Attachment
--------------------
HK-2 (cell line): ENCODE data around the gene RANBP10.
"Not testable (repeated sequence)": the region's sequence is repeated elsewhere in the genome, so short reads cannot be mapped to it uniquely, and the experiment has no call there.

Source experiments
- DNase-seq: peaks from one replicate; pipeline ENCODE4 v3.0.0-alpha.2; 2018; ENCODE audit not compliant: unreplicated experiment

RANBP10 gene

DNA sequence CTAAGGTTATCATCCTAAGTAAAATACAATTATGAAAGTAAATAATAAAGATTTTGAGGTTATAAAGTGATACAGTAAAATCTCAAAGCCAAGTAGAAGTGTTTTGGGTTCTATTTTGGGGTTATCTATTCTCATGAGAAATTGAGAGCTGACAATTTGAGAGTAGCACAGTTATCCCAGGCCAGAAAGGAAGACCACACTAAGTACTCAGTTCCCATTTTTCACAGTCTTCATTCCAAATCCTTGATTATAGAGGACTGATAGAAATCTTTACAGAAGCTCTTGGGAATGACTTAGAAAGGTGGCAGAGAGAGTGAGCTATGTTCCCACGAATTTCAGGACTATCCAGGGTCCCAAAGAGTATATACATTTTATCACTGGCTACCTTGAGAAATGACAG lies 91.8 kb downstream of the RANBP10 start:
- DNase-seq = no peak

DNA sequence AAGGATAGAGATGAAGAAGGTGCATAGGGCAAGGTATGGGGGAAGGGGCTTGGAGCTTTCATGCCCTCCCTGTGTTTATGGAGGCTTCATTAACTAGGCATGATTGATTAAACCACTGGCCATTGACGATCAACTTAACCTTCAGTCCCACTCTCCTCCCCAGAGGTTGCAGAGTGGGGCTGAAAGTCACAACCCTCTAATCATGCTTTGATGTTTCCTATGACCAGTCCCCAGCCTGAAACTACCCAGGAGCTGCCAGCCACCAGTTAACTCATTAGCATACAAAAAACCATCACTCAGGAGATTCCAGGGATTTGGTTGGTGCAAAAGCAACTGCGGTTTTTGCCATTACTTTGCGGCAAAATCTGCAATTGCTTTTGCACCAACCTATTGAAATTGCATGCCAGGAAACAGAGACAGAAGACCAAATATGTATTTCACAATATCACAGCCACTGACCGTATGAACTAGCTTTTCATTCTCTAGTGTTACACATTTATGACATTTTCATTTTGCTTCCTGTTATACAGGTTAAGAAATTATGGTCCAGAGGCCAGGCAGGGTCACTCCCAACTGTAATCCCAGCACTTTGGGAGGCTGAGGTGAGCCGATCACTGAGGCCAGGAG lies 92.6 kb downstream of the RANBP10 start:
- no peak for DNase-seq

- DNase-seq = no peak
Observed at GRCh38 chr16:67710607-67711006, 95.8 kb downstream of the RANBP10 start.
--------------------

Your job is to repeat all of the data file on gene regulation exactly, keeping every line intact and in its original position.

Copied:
HK-2 (cell line): ENCODE data around the gene RANBP10.
"Not testable (repeated sequence)": the region's sequence is repeated elsewhere in the genome, so short reads cannot be mapped to it uniquely, and the experiment has no call there.

Source experiments
- DNase-seq: peaks from one replicate; pipeline ENCODE4 v3.0.0-alpha.2; 2018; ENCODE audit not compliant: unreplicated experiment

RANBP10 gene

DNA sequence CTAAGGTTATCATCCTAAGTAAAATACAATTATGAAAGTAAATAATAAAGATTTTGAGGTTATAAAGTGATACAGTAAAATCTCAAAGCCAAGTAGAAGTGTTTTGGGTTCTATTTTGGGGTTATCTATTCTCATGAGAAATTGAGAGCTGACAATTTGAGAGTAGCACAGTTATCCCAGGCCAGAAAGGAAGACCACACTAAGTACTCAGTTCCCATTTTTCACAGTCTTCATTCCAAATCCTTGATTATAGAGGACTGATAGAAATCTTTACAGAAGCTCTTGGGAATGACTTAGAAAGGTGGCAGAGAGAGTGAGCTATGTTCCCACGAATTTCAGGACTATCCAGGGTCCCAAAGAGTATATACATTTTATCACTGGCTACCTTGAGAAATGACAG lies 91.8 kb downstream of the RANBP10 start:
- DNase-seq = no peak

DNA sequence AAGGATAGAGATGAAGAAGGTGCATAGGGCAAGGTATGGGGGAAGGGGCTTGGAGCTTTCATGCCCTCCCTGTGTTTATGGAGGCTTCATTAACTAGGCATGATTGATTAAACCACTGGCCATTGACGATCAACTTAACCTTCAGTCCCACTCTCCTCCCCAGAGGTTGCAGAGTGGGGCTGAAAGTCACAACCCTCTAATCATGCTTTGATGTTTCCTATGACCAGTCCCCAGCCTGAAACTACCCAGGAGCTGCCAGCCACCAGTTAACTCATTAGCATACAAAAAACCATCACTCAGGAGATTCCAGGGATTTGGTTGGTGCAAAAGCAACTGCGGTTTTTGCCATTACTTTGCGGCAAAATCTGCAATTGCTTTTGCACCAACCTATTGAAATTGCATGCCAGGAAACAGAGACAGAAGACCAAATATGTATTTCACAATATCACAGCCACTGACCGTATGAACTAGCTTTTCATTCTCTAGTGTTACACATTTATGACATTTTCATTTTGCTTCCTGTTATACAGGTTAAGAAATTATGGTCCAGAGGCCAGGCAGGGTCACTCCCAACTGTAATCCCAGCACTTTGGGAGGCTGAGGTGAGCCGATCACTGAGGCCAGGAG lies 92.6 kb downstream of the RANBP10 start:
- no peak for DNase-seq

- DNase-seq = no peak
Observed at GRCh38 chr16:67710607-67711006, 95.8 kb downstream of the RANBP10 start.